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BIO 123 Chapters 10-12 Lecture Notes

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by: Amber Logan

BIO 123 Chapters 10-12 Lecture Notes BIOL 123

Marketplace > University of New Mexico > Biology > BIOL 123 > BIO 123 Chapters 10 12 Lecture Notes
Amber Logan
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Lecture notes for BIO 123 Chapters 10 (DNA, Its Structure and Replication), 11 (The Regulation of Gene Expression), and 12 (GMOs and Climate Change). Also includes the Big Picture concepts from pr...
Biology for Health Related Sciences and Non-Majors
Dr. Dorothy C. Scholl
Study Guide
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This 10 page Study Guide was uploaded by Amber Logan on Saturday December 5, 2015. The Study Guide belongs to BIOL 123 at University of New Mexico taught by Dr. Dorothy C. Scholl in Fall 2015. Since its upload, it has received 337 views. For similar materials see Biology for Health Related Sciences and Non-Majors in Biology at University of New Mexico.


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Date Created: 12/05/15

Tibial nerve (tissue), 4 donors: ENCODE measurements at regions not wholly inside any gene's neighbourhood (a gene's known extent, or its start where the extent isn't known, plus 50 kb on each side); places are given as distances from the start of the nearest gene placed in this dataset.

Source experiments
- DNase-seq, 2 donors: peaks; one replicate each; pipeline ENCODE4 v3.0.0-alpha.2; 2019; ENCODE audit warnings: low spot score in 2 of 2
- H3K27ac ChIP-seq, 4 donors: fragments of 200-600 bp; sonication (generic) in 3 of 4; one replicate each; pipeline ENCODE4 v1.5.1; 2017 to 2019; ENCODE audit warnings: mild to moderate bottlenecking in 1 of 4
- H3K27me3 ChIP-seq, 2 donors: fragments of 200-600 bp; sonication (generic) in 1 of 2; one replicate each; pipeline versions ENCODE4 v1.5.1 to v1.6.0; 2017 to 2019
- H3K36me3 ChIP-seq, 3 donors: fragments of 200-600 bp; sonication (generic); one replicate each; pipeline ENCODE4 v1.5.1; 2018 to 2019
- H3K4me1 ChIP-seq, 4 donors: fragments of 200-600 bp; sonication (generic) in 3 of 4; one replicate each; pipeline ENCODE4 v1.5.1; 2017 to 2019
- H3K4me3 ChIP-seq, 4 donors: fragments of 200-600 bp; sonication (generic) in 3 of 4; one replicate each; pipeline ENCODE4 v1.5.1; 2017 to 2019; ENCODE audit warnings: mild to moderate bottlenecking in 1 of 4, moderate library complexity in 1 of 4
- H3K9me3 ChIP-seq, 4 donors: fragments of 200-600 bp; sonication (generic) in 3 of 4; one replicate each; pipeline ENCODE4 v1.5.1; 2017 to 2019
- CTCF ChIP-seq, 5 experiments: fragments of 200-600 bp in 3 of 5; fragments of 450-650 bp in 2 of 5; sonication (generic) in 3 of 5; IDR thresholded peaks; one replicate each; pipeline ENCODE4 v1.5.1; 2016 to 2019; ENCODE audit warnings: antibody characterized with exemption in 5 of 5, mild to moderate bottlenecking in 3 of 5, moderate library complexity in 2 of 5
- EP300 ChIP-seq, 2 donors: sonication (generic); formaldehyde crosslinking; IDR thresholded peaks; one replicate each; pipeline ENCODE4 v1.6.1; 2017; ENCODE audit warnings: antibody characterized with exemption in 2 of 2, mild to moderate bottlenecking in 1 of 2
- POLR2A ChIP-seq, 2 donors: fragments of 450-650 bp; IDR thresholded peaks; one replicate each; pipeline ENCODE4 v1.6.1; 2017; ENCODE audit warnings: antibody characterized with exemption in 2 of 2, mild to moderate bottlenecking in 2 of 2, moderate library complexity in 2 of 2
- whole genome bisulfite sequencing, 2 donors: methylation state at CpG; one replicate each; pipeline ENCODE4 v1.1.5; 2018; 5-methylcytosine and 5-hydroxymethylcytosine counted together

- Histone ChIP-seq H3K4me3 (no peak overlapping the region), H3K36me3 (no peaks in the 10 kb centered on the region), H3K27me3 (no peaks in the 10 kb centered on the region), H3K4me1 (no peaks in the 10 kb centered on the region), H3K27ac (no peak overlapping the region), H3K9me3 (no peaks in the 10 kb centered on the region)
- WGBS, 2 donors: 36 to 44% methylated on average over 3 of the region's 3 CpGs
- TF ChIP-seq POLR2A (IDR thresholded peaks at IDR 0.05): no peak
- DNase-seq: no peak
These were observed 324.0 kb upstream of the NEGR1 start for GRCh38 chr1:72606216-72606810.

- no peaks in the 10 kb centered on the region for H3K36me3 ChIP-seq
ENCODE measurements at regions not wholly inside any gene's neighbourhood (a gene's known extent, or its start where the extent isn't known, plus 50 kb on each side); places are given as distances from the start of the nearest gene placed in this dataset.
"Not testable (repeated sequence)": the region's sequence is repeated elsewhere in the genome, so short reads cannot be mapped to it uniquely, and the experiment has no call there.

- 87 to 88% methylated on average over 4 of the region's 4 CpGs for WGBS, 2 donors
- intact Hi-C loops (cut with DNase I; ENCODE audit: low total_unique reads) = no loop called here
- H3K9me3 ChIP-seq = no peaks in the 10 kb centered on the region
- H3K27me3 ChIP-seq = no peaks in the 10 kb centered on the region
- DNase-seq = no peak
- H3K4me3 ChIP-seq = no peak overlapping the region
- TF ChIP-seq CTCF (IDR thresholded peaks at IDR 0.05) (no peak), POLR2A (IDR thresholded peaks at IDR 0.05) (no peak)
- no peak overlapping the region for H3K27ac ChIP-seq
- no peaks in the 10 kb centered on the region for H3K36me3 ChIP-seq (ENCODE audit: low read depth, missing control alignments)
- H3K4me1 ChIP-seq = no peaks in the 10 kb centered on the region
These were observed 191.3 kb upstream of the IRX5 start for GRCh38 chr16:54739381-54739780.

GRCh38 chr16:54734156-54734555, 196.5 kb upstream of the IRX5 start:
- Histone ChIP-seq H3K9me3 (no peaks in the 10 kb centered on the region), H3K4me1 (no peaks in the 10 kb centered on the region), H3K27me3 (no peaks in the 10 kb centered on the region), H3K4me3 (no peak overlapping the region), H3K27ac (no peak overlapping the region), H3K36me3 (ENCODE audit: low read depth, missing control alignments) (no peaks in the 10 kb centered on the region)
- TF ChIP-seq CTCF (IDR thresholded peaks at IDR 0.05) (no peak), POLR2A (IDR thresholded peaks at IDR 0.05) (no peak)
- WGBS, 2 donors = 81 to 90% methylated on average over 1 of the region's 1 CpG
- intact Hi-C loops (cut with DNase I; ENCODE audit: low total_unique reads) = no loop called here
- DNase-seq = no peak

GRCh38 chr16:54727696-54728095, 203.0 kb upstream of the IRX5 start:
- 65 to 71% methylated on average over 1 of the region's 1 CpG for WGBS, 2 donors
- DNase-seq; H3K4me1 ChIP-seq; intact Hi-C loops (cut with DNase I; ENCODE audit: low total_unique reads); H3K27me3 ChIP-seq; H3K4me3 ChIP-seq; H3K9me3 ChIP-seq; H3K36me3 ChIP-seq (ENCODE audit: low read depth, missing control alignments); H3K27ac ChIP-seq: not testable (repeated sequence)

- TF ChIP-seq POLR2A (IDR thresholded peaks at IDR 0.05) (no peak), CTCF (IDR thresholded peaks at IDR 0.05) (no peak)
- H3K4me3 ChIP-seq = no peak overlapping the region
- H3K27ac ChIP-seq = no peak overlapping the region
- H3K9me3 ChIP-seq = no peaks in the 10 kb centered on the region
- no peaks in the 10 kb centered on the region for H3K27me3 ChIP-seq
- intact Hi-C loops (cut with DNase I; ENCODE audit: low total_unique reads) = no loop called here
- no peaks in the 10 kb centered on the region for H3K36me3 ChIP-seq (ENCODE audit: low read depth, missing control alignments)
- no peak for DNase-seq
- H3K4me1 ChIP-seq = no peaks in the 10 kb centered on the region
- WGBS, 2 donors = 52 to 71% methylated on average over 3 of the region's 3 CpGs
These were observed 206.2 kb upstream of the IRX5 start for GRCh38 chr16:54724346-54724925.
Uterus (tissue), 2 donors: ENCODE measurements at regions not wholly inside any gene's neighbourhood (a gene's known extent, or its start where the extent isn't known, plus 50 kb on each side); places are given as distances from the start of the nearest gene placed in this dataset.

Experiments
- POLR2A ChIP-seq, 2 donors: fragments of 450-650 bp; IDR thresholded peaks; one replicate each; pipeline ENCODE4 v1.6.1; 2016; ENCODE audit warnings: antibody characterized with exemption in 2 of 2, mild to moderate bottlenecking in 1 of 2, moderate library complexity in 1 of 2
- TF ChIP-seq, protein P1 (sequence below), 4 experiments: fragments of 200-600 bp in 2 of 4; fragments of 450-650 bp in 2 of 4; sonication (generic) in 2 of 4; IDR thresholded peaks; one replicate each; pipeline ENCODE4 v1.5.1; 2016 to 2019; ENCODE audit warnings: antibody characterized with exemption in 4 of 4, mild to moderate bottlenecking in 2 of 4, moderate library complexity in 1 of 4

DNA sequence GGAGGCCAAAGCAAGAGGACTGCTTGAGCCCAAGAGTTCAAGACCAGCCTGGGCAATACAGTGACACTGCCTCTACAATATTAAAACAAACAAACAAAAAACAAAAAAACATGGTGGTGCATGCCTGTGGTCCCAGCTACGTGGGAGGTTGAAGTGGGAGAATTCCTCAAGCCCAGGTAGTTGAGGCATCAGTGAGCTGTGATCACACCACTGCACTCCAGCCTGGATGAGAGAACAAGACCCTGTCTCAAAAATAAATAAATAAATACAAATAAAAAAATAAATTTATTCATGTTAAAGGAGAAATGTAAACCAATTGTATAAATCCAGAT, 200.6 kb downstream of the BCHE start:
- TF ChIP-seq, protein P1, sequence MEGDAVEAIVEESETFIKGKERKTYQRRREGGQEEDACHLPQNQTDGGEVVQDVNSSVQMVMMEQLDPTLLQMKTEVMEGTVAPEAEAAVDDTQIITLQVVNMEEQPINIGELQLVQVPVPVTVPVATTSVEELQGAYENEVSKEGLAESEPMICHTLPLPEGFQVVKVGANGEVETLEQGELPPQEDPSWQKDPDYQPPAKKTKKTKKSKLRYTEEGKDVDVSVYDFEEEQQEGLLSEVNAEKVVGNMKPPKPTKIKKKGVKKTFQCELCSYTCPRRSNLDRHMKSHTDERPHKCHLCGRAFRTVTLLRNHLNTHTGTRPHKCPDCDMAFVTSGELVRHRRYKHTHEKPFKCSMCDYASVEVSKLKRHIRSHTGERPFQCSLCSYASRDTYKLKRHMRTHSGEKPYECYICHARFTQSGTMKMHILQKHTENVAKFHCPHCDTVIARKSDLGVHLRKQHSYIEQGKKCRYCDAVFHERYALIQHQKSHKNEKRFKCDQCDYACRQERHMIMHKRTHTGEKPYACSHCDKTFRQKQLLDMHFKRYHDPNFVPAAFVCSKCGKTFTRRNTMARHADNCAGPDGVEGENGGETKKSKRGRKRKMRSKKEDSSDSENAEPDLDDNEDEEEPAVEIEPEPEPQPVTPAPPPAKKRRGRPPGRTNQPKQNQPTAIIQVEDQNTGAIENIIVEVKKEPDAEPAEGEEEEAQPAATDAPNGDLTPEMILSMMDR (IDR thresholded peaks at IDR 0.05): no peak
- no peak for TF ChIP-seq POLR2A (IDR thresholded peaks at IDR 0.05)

Chapters  10 -­12  Lecture  Notes   DNA,  Its  Structure  and  Replication;;  Th e  Regulation  of  Gene   Expression;;  GMOs  and  Climate  Change     (10.1)  The  Discovery  of  DNA  as  Molecule  of  Heredity     •   Early  1900s  –  we  knew  that  proteins  and  DNA  were  the  major  components  of  chromosomes,   but  didn’t  know  if  the  genetic  material  contained  in  genes  was  protein  or  DNA   •   1952  –  discovered  that  genetic  material  is  DNA   o   found  through  experimentation  w/  bacteria   •   Watson  &  Crick  –  credited  w/  the  discovery  of  the  structure  of  DNA   o   Rosalind  Franklin  –  had  a  huge  role  w/  her  research  in  X-­ray  crystallography,  but  was   not  given  credit     (10.2)  The  Structure  of  DNA  and  RNA     •   DNA  =  deoxyribonucleic  acid   o   Monomer  =  nucleotides  (deoxyribonucleotides)   §   All  nucleotides  have:  (see  Image  1)   1)   5-­carbon  sugar   2)   phosphate  functional  group   3)   variable  nitrogenous  base   o   purines  =  double-­ringed  bases  –  adenine  (A)  and  guanine  (G)   o   pyrimidines  =  single-­ringed  bases  –  thymine  (T)  and  cytosine  (C)   §   NOTE:  You  can  remember  this  by  noticing  that  pyrimidine,   thymine,  and  cytosine  all  have  a  “y”  in  them   o   purines  always  bond  to  pyrimidines  by  hydrogen  bonds  –  A  always   bonds  to  T  w/  2  hydrogen  bonds,  G  always  bonds  to  C  w/  3   hydrogen  bonds   §   We  can  tell  that  an  A-­T  rich  region  is  the  beginning  of  a   protein-­coding  gene  because  A’s  and  T’s  are  easier  to  break   apart  than  G’s  and  C’s   §   Chargaff’s  Rule  =  says  that  there  is  always  a  1:1  ratio  of   purines  to  pyrimidines   o   Polymer  =  nucleic  acids   §   Double-­stranded  helical  structure  –  held  together  by  hydrogen  bonds  between   complimentary  nitrogenous  bases   §   Backbone  is  formed  by  dehydration  synthesis  reactions  between  the  sugar  and   the  phosphate  (=  phosphodiester  bonds)   §   DNA  is  antiparallel  –  each  strand  has  a  3’  and  a  5’  end,  and  they  always  run   opposite  of  one  another   •   i.e.:  3’  -­-­-­-­-­-­-­-­-­-­-­-­-­-­-­  5’                5’  -­-­-­-­-­-­-­-­-­-­-­-­-­-­-­  3’           Image  1   Image  2     •   RNA  =  ribonucleic  acid   o   Monomer  =  ribonucleotides   o   3  main  differences  between  RNA  and  DNA:   §   RNA  contains  ribose,  DNA  contains  deoxyribose  sugar   §   RNA  uses  uracil,  DNA  uses  thymine   §   RNA  is  single-­stranded   §   NOTE:  To  remember  this,  think  “R  U  Single?”  where  “R”  stands  for  ribose  sugar,   “U”  stands  for  uracil,  and  “single”  is  referring  to  its  being  single-­stranded  J   o   RNA  is  not  antiparallel  –  it  doesn’t  have  a  second  strand  to  be  antiparallel  to     (10.3)  DNA  Replication     •   Only  occurs  when  a  cell  needs  to  divide   o   Every  time  a  cell  divides,  you  have  to  copy  ~  6  billion  base  pairs!   o   Cells  in  G 0do  not  replicate  their  DNA  but  they  do  still  carry  out  transcription  and   translation  in  order  to  build  proteins   •   DNA  replication  is  semi-­conservative  (=  when  a  cell  divides,  the  2  resulting  daughter  cells   have  1  strand  from  the  original/parental  DNA  and  1  strand  of  the  new/copied  DNA)     •   Key  enzymes  involved  in  DNA  replication:  (see  Image  3)   o   Helicase  –  unwinds  the  double-­helix  structure  of  DNA   o   Topoisomerase  –  binds  to  newly  unwound  strands  of  DNA  and  keeps  them  from   winding  up  again   o   Single-­stranded  binding  proteins  (SSBPs)  –  spacer  molecules  that  hold  the   replication  fork/bubble  apart   o   DNA  polymerase  –  builds  new  strand  of  DNA  by  putting  in  complimentary  bases     §   Is  a  proofreader  –  finds  mistakes  in  nitrogenous  base  sequence  and  fixes  it   •   DNA  repair   o   3  steps  in  DNA  repair:   1)   Recognition  –  DNA  polymerase  recognizes  mistake   2)   Removal  –  DNA  polymerase  enzymatically  digests  wrong   base   3)   Replacement  –  DNA  polymerase  replaces  w/  correct  base   o   Viral  vector  =  DNA  vaccine  where  you  attach  the  correct  gene  to  a   harmless  virus  so  that  the  virus  can  “infect”  cells  w/  the  correct  DNA   •   These  mistakes  can  be  caused  by  mutations  from  carcinogens  (e.g.:  UV   light,  gases,  chemicals,  etc.)   o   UV  rays  disable  genes  by  causing  thymine-­to-­thymine  bonds  (=   thymine  dimers)   §   XP  gene  –  repairs  DNA  by  breaking  thymine  dimers   §   The  effect  of  UV  light  has  a  cumulative  effect  –  visible   damage  in  adult  skin  could  have  begun  developing  decades   prior   o   Ligase  –  hooks/ligates  okazaki  fragments  (=  fragments  of  replicated  DNA  on  the   lagging  strand)  together   •   Steps  in  DNA  replication:   1)   Helicase  unwinds  DNA   2)   DNA  polymerase  binds  to  unwound  strands  and  builds  new  strand   §   This  can  only  occur  in  1  direction   3)   Ligase  puts  fragments  of  lagging  strand  and  new  strands  of  DNA  together   •   The  3’  -­-­-­-­-­  5’  strand  produces  the  leading  strand,  while  the  5’  -­-­-­-­-­  3’  strand  produces  the   lagging  strand       Image  3     (10.4)  Gene  Expression  (Transcription,  Translation,  and  the  Genetic  Code)     •   Gene  expression  =  the  process  where  information  stored  in  DNA  is  used  to  make  a  product   (usually  a  protein)   o   Flow  of  information  in  a  cell:  DNA    RNA    protein  (structural,  antibodies,  enzymes,   etc.)   o   Cells  are  highly  specialized  (in  what  genes  are  being  expressed)   §   This  specialization  is  based  on  chemicals  signals  that  cells  receive  in  utero   §   Gene  expression  changes  as  you  develop  –  this  is  why  we  don’t  look  like  we  did   when  we  were  babies   •   Transcription  and  translation  are  the  2  major  steps  in  protein  synthesis       Transcription     •   Transcription  =  when  a  protein-­coding  sequence  on  DNA  is  copied  to  an  mRNA   o   Takes  place  inside  the  nucleus   o   Gene  =  sequence  of  DNA  that  is  transcribed  into  RNA   §   3  types  of  RNA   1)   messenger  RNA  (mRNA)  –  copies  DNA  and  leaves  nucleus   2)   transfer  RNA  (tRNA)  –  brings  amino  acids  to  ribosome   3)   ribosomal  RNA  (rRNA)  –  structural  component  of  ribosome   o   RNA  polymerase  =  key  enzyme  involved  in  transcription;;  the  DNA  polymerase  of   transcription   §   Transcription  begins  when  RNA  polymerase  binds  to  promoter  region  and  stops   when  it  reaches  the  terminator  region   •   Transcription  can  occur  in  either  direction,  unlike  DNA  replication,  which   can  only  occur  in  1  direction   o   Codon  =  unique  sequence  of  3  bases  (64  total)   §   Start  codon  –  AUG  (methionine)   §   Stop  codons  –  UAA,  UAG,  and  UGA   §   The  first  and  second  letters  are  the  most  important  –  the  third  is  considered   “wobbly”   o   Intervening  sequences  =  extra  bases  in  the  middle  of  a  protein-­coding  sequence   §   Introns  =  intervening  sequences  –  are  removed  from  strand   §   Exons  =  code  for  making  a  protein  –  are  stuck  together  by  ligase  (=  RNA   splicing)  once  introns  are  removed         Image  4     Translation     •   Translation  =  when  the  language  of  a  nucleotide  is  translated  into  the  language  of  amino   acids   •   Occurs  in  the  ribosome   •   Involves  ribosome,  mRNA,  and  tRNA   o   mRNA  brings  protein-­coding  sequence  from  nucleus   o   tRNA  brings  amino  acids  to  the  ribosome  from  the  cytoplasm  based  off  of  its  anticodon   sequence  (=  complimentary  base  sequence  to  mRNA  that  lets  the  tRNA  bind  to  the   correct  amino  acid;;  1  3  base-­sequence  per  tRNA)   •   Begins  when  mRNA  binds  to  a  ribosome  and  tRNA  binds  to  start  codon  on  mRNA   o   There  are  3  binding  spots  in  a  ribosome  for  mRNA  à  3  tRNAs  can  bind  at  1  time   o   tRNA  moves  through  ribosome  like  a  factory  line,  adding  amino  acids  to  the  polypeptide   1  at  a  time   •   Once  end  codon  is  reached,  the  amino  acid  chain  is  released  and  travels  to  the  Golgi   Apparatus  where  it  is  packaged  and  sent  off     Structure  of  an  Amino  Acid         Image  5         Image  6   The  Genetic  Code     •   The  genetic  code  is…   o   Not  ambiguous  –  there  are  20  amino  acids  coded  for  by  64  codons   o   Redundant  –  multiple  codon  sequences  code  for  the  same  amino  acid   o   Virtually  universal  –  used  by  all  living  things  on  Earth   §   This  is  a  key  piece  of  evidence  of  evolution     (10.5)  Mutations,  Gene  Duplications,  and  Chromosomal  Rearrangements:      The  Ultimate  Source  of  Variation     •   Mutation  =  any  change  in  base  sequence   •   Types  of  mutations:   o   Point  mutations  =  when  a  single  base  is  altered   §   e.g.:  substitutions  (=  when  1  base  is  substituted  for  another)         Image  7     o   Frameshift  =  when  the  sequence  of  amino  acids  is  altered   §   e.g.:  insertions  (=  when  base(s)  is/are  inserted  into  a  sequence  in  the  wrong   position)  and  deletions  (=  when  base(s)  is/are  deleted  from  a  gene  sequence)   §   results  in  reading  the  codon  sequence  in  the  wrong  order   §   usually  stops  protein  synthesis/translation  before  it  is  completed         Image  8     o   Silent  mutations  –  cause  no  change  in  structure  of  protein   §   Usually  occur  when  the  3  base  of  a  codon  is  mutated  (because  the  3  base  is   rd “wobbly”)   •   Some  mutations  can  be  beneficial  –  over  time,  these  can  be  selected  for  and  cause  evolution   in  a  population         (11.1)  Prokaryotes  Use  Operons  to  Regulate  Gene  Expression     Prokaryotic  DNA   vs.   Eukaryotic  DNA     •   Bacteria  have  a  single  circular  chromosome   •   All  genetic  material  is  in  the  nucleus   •   Has  very  little  noncoding  DNA  à  is  much   •   Has  a  lot  of  noncoding  DNA  (junk   more  efficient  at  transcription  and  translation   DNA,  switches,  etc.)   o   Genome  is  organized  by  function   o   Spacer  DNA  =  coding   •   During  gene  replication,  bacterial  DNA   sequences  between  protein-­ doesn’t  have  to  wrap  around  histones  for   coding  genes   organization   o   Transposons  =  sequences  that   •   Gene  expression  –  bacteria  can  reorganize   move  from  1  position  on  a   gene  expression  to  adapt  to  environment   chromosome  to  another  –  may   o   Operon  =  sequence  of  DNA  that   disrupt  gene’s  function   includes  groups  of  genes  to  make   o   Regulatory  DNA  =  control  gene   different  proteins  plus  their  control   expression   sequences   o   Structural  DNA  =  have  an   §   Control  sequences  -­  gene   architectural  function  (e.g.:   centromere)   promoters  (=  regions  of  DNA   that  are  on/off  switches  for   •   During  gene  replication,  genes  wrap   transcription)   around  histones   §   Allows  bacteria  to  turn  gene   •   Gene  expression  –  we  can  change   expression  on/off  very  quickly   which  genes  are  expressed  through  a   and  do  transcription  and   series  of  internal  and  external   translation  simultaneously   (environmental)  cues   o   Transcription  factor  =   regulatory  proteins  that  interact   w/  the  environment  and   regulatory  DNA  to  control  gene   expression   •   Have  housekeeping  genes  (–  play   essential  role  in  flow  of  information  in  a   cell)   o   These  genes  are  highly   conserved  (=  don’t  change   much  over  time)       Image  9     (12)  Bonus  Question  Topics     •   GMO  =  genetically  modified  organism   o   Transgenic  organism  =  one  that  has  had  the  genes  of  1  organism  inserted  into  it   •   Climate  change  =  changes  in  the  average  weather  for  a  region  over  time   o   Earth’s  climate  has  been  getting  warmer   o   Greenhouse  effect  =  the  trapping  of  the  sun's  warmth  in  a  planet's  lower  atmosphere   due  to  the  greater  transparency  of  the  atmosphere  to  visible  radiation  from  the  sun         Image  9     Big  Picture  Concepts  from  Previous  Chapters     •   Biology  =  the  study  of  life   o   Cell  theory:   §   All  cells  come  from  preexisting,  living  cells   §   All  cells  have  DNA  as  molecule  of  heredity   §   All  living  things  are  composed  of  1+  cells  –  what  does  it  mean  to  be  alive?   o   All  cells  have…   §   Plasma  membrane   §   Ribosomes   §   Enzymes   o   Emergent  properties  of  life  –  idea  that  the  cell  is  the  basic  unit  of  life   •   Scientific  method  –  how  to  do  science   1)   Observation   2)   Hypothesis   §   Null  hypothesis  =  “of  no  effect;;”  the  independent  variable  will  not  have  an  effect   §   Alternative  hypothesis  =  the  independent  variable  will  have  an  effect   3)   Experimentation   §   Independent  variable  =  the  thing  you  manipulate;;  given  to  the  experimental   group   §   Dependent  variable  =  the  thing  you  measure/your  results   §   Experimental  group  =  receives  the  independent  variable   §   Control  group  =  does  not  receive  the  independent  variable   4)   Data  collection/analysis   §   Biostatistics  –  a  p-­value  ≤  0.05  indicates  statistical  significance   5)   Conclusion   •   Evolution  by  natural  selection   o   Natural  selection  =  theory  that  individuals  who  are  best  adapted  to  their  environment   will  be  more  likely  to  survive  and  reproduce   §   Key  to  survival  of  healthy  genes   o   Bacteria  and  antibiotic  resistance         Picture  Credit:   Image  1:­microscopic/dna1.htm   Image  2:   Image  3:­link-­topoisomerase-­interrupting-­drugs-­to-­autism/   Image  4:­are-­exons-­and-­introns-­what-­is-­the-­difference-­between-­          them   Image  5:­are-­amino-­acids-­definition-­structure-­quiz.html   Image  6:  My  personal  lecture  notes   Image  7:   Image  8:  Dr.  Scholl’s  Chapter  10  &  11  PowerPoint   Image  9:­gas/